• This diet has great potential to help the symptoms of autism.

Resources for GFCFSF Diet:

The Specific Carbohydrate Diet (SCD)

The Specific Carbohydrate Diet was designed for Inflammatory Bowel Disease (IBD) but can be helpful for individuals with autism.

  • The diet is free of gluten, soy, most carbohydrates, and artificial colors and additives.
  • Limiting carbohydrate ingestion helps with yeast overgrowth and pathogenic bacterial overgrowth in the gut.
  • This diet still contains casein, so when we use SCD for individuals with autism, it needs to be casein-free.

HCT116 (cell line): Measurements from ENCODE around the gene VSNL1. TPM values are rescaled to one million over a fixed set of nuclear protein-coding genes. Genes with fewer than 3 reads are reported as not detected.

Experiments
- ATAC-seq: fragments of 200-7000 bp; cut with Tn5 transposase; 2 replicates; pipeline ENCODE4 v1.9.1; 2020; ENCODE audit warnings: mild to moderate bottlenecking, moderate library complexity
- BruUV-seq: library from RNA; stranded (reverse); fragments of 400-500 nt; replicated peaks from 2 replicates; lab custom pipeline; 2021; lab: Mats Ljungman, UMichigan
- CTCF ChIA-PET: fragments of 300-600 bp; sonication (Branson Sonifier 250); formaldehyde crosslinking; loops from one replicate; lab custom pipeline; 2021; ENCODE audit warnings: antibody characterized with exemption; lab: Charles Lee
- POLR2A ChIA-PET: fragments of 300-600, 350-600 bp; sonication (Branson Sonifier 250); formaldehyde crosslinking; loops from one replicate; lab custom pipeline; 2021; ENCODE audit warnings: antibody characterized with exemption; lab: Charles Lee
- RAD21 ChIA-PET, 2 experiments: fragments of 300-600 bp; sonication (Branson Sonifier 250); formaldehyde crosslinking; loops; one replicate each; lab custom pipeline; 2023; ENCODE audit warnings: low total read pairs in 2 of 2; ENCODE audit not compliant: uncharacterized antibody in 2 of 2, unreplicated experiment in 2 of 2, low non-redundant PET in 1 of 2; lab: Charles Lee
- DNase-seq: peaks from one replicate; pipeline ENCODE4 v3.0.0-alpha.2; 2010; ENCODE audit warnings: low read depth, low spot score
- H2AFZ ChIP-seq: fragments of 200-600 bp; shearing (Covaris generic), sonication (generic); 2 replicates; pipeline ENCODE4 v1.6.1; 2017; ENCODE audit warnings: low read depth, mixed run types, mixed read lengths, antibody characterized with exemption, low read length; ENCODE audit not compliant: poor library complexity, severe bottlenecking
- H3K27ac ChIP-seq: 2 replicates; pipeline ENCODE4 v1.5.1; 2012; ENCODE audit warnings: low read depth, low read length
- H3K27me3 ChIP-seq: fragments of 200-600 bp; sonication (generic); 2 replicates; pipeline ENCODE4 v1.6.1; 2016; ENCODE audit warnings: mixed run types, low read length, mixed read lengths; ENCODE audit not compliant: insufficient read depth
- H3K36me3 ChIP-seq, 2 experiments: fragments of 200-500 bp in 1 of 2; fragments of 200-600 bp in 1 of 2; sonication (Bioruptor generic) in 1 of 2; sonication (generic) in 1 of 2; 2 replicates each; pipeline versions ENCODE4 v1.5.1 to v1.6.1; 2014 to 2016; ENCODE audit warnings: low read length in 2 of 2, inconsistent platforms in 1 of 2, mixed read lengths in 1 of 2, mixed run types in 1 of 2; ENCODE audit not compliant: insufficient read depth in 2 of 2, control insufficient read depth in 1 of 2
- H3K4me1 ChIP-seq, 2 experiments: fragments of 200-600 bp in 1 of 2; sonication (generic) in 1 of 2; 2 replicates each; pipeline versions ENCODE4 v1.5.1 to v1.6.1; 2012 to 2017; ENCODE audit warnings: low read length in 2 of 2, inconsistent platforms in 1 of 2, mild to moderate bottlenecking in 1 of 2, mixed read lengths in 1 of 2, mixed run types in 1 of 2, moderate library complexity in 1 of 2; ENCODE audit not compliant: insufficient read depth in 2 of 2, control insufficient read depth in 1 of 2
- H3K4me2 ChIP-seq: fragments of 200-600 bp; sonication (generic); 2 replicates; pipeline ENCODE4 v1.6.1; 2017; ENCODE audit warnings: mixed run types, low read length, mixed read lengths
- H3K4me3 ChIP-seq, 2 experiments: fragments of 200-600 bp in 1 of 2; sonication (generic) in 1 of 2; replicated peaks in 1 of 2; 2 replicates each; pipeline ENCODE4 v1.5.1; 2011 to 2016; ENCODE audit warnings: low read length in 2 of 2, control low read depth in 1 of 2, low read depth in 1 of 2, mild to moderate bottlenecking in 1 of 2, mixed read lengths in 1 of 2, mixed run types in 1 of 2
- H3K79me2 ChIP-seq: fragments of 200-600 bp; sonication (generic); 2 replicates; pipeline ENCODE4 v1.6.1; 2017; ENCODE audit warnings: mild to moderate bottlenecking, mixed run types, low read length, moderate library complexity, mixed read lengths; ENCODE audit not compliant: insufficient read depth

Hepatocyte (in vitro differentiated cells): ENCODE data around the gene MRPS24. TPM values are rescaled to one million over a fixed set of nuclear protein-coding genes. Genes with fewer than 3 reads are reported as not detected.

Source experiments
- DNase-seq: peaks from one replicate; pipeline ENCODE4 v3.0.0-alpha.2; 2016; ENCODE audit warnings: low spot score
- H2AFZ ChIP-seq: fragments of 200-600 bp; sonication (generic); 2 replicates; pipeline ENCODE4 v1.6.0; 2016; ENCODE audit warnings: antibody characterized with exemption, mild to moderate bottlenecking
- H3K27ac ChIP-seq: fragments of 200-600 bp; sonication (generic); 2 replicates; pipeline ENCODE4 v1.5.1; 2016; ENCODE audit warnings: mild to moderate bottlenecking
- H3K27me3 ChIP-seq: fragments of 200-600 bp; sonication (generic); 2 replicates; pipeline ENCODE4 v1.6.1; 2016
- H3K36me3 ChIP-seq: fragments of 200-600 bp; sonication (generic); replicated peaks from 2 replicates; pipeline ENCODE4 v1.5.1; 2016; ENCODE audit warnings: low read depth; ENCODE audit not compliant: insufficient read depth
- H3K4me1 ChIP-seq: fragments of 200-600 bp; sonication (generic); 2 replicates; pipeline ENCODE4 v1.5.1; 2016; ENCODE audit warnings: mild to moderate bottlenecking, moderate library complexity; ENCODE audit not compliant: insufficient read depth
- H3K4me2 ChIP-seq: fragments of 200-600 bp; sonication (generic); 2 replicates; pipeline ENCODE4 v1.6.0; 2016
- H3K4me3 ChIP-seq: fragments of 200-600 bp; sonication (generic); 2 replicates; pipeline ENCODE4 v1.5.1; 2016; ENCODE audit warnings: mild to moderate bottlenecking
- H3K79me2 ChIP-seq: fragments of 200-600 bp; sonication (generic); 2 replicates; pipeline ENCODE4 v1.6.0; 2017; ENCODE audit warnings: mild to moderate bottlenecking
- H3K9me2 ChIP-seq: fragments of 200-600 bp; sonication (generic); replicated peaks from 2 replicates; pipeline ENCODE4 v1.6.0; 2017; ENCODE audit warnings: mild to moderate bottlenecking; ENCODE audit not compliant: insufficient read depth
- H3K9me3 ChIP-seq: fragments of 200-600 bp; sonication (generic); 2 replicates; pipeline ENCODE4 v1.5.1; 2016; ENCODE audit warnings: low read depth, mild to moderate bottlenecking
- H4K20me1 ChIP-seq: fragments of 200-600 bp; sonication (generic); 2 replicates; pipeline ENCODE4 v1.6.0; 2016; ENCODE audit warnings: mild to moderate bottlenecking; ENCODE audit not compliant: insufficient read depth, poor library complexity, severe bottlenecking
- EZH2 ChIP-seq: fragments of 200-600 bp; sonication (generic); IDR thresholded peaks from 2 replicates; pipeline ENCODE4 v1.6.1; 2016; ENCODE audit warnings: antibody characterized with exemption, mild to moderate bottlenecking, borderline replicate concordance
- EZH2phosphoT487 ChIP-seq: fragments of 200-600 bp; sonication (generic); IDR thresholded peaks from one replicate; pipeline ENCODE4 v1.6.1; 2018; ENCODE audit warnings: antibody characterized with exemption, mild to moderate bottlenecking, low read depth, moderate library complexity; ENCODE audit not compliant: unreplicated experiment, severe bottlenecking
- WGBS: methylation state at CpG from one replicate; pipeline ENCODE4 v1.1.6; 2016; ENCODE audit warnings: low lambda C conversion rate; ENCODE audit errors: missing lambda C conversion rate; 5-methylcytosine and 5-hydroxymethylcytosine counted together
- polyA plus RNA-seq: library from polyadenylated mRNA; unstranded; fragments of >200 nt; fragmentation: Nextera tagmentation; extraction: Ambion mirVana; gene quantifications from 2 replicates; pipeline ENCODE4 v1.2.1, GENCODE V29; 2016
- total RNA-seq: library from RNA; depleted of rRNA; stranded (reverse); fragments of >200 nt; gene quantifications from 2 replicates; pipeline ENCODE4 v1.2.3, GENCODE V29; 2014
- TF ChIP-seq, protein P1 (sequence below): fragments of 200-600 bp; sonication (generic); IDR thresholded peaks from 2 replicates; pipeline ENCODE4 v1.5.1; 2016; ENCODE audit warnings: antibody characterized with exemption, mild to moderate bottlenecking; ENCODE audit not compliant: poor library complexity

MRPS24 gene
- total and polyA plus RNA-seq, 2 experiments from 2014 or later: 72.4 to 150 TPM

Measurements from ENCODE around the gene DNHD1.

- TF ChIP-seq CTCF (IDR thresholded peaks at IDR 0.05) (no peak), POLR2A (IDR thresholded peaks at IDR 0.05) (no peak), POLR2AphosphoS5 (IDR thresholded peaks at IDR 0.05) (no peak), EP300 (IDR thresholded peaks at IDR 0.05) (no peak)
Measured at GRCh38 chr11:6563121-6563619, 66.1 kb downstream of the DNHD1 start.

• Lastly, this diet is not for vegetarians or vegans.

Resources for SCD:

The Reduced Excitatory Inflammatory Diet (REID)

This diet, named after Dr. Katie Reid, is a whole foods diet that emphasizes removing excitatory and inflammatory food sources, particularly free glutamate.

  • This diet can help with complex motor stereotypies and stimming.
  • This diet can also help with OCD and constant fixation on certain topics, often resulting from excess glutamate in the brain.

Resources for REID:

Failsafe/RPAH Diet

The Failsafe diet eliminates additives, salicylates, amines, and glutamate and then tests your ability to tolerate them.

  • This diet was initially designed for people with allergies and food sensitivities.
  • Later, it was discovered to help with hyperactivity and ADHD symptoms.
  • It is not gluten-free or casein-free, so it is often used in conjunction with a GFCF diet.

Resources for Failsafe/RPAH:

Ketogenic (Keto) Diet